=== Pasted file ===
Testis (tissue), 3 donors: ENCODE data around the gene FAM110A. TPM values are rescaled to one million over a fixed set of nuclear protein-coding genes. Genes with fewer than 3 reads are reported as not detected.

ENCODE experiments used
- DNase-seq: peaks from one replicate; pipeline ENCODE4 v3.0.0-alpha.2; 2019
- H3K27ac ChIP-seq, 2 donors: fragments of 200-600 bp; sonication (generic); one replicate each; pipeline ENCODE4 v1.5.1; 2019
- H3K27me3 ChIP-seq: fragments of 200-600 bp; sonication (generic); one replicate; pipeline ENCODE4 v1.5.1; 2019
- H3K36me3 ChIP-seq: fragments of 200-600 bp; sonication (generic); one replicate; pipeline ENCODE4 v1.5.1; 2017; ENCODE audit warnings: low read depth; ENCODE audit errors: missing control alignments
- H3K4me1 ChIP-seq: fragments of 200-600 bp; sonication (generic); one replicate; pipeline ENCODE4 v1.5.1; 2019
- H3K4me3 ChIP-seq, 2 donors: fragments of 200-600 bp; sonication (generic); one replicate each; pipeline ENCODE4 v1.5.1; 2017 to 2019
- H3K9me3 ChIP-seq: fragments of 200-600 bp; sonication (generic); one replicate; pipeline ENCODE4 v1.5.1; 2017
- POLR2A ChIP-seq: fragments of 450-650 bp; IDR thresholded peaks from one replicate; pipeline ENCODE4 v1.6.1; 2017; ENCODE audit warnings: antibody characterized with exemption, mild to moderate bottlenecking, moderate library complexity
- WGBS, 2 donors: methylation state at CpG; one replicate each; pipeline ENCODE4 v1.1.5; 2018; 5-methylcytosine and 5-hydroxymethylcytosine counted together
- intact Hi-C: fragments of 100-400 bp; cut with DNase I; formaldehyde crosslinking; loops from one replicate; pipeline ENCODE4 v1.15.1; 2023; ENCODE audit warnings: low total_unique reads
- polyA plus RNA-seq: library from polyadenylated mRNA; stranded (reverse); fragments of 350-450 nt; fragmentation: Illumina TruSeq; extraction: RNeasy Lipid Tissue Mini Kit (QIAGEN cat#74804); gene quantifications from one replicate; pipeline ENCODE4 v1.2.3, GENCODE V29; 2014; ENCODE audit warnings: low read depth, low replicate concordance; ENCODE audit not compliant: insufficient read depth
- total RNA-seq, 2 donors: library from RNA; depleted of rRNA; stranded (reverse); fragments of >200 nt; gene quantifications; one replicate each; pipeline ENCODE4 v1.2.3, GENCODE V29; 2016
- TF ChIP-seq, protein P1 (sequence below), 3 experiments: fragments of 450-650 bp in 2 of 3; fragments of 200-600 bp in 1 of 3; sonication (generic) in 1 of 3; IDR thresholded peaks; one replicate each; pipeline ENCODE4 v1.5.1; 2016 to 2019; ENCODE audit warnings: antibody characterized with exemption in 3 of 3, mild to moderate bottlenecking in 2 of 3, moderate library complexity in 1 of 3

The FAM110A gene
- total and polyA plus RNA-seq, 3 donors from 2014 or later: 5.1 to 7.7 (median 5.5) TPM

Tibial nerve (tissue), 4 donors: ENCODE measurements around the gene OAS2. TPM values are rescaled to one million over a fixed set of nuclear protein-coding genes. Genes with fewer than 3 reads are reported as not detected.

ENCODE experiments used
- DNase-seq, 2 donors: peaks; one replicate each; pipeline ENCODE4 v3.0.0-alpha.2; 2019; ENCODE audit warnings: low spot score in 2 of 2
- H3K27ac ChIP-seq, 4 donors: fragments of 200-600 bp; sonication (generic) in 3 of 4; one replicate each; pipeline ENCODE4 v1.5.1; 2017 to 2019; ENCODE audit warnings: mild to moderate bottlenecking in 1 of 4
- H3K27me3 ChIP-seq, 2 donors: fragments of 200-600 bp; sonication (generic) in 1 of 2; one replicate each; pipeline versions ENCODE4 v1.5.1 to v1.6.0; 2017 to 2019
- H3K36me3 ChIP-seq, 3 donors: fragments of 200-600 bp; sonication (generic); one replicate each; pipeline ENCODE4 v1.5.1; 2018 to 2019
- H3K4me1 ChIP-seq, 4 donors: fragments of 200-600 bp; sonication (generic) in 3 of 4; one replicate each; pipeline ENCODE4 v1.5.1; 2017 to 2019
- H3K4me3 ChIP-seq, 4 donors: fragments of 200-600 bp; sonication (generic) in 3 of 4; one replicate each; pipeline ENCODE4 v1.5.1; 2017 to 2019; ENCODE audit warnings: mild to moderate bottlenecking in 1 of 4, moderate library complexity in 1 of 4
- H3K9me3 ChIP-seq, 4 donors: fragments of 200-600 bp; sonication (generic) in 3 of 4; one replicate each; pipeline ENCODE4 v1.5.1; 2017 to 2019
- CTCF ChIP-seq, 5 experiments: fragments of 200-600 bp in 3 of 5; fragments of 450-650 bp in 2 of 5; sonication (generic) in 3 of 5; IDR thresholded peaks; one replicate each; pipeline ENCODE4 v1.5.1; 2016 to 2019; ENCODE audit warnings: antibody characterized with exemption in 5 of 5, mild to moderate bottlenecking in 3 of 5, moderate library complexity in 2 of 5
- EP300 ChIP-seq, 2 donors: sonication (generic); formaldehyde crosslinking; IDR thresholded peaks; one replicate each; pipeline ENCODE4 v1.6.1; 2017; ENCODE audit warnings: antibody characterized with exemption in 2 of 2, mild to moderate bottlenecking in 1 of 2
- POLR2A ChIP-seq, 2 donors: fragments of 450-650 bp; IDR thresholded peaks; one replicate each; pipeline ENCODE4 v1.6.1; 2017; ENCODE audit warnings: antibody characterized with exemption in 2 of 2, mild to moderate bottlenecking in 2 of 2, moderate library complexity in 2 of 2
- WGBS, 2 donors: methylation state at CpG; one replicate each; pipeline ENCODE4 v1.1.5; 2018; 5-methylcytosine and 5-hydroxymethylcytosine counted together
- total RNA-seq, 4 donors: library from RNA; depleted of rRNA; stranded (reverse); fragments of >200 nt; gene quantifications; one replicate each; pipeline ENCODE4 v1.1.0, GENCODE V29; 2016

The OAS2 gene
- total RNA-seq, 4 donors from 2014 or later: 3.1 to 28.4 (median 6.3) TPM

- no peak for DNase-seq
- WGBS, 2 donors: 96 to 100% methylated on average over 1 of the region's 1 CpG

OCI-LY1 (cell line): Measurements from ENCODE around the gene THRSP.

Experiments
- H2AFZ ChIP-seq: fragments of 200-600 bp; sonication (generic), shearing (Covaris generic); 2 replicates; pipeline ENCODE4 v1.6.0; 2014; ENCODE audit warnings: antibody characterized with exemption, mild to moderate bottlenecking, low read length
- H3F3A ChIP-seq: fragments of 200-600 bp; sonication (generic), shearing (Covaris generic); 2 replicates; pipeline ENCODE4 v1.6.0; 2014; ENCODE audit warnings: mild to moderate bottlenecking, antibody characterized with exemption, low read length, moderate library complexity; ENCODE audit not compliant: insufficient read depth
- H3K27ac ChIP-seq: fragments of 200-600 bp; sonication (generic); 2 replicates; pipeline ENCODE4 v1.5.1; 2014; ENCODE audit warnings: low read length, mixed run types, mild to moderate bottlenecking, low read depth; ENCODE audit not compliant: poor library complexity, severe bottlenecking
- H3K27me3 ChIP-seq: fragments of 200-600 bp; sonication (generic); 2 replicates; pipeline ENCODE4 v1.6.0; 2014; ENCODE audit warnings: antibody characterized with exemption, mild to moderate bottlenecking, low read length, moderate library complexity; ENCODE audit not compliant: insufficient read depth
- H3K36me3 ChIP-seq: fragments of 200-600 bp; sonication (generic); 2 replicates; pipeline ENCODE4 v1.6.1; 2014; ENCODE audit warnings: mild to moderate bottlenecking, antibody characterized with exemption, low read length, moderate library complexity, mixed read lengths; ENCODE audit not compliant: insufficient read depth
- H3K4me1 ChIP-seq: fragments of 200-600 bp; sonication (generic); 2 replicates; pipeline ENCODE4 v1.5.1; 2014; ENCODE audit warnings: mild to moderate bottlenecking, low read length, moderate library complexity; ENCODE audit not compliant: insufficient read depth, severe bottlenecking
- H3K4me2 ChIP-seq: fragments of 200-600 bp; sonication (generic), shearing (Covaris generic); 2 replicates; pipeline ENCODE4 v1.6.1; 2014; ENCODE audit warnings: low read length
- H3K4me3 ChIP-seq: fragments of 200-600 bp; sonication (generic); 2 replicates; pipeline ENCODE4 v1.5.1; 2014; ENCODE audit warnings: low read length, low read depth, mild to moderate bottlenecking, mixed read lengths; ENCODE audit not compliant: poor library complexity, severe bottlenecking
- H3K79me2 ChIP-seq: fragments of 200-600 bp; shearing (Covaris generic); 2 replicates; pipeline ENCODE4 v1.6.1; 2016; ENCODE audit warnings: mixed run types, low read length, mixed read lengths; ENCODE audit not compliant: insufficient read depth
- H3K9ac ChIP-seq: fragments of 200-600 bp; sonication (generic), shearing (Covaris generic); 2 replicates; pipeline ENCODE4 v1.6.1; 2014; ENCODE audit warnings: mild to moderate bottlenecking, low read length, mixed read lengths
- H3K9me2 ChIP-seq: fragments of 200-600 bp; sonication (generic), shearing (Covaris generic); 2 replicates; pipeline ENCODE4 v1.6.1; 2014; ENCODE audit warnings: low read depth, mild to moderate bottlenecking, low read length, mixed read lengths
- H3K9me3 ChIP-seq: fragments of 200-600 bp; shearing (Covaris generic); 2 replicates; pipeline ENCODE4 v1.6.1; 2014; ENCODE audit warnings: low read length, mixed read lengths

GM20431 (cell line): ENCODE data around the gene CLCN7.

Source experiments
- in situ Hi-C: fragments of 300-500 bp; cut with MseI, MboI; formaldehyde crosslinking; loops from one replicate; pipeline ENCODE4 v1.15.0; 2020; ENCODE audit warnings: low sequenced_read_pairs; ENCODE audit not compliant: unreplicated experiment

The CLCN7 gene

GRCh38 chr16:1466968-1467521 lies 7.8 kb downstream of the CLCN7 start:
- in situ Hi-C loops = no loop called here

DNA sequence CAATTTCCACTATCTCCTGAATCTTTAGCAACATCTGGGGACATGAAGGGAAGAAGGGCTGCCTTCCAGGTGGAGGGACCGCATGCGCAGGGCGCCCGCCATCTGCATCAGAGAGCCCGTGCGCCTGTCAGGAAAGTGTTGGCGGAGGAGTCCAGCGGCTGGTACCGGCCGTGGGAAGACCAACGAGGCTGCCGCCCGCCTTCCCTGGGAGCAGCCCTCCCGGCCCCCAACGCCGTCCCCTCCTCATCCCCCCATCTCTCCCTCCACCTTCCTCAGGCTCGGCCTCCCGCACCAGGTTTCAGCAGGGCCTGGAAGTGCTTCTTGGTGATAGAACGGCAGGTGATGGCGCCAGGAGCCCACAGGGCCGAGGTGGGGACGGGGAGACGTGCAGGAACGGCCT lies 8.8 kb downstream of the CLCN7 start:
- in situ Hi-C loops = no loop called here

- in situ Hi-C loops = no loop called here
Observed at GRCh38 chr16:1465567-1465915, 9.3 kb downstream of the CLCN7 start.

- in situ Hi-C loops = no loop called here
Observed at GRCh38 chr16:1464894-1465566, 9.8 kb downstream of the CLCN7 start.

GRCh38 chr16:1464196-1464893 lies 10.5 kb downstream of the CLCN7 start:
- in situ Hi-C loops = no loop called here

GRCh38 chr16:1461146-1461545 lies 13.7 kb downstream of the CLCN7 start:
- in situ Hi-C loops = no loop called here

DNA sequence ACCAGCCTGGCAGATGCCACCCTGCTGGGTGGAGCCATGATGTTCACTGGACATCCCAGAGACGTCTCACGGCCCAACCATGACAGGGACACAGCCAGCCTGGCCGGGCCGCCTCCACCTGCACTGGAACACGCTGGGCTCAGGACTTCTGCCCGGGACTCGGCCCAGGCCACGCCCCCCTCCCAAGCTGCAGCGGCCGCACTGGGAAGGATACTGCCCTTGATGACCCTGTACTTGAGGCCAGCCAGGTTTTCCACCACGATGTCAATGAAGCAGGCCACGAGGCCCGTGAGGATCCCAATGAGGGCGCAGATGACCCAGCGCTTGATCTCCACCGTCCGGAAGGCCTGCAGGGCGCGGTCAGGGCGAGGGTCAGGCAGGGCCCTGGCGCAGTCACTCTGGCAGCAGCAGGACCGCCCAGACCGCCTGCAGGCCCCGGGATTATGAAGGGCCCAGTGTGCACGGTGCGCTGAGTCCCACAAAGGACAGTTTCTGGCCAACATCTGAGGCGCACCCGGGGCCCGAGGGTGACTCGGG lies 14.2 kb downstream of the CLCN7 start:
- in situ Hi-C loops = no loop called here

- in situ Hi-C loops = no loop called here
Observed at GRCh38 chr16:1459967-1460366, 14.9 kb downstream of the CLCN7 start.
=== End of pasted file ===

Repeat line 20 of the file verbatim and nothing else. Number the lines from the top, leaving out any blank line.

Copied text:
- DNase-seq, 2 donors: peaks; one replicate each; pipeline ENCODE4 v3.0.0-alpha.2; 2019; ENCODE audit warnings: low spot score in 2 of 2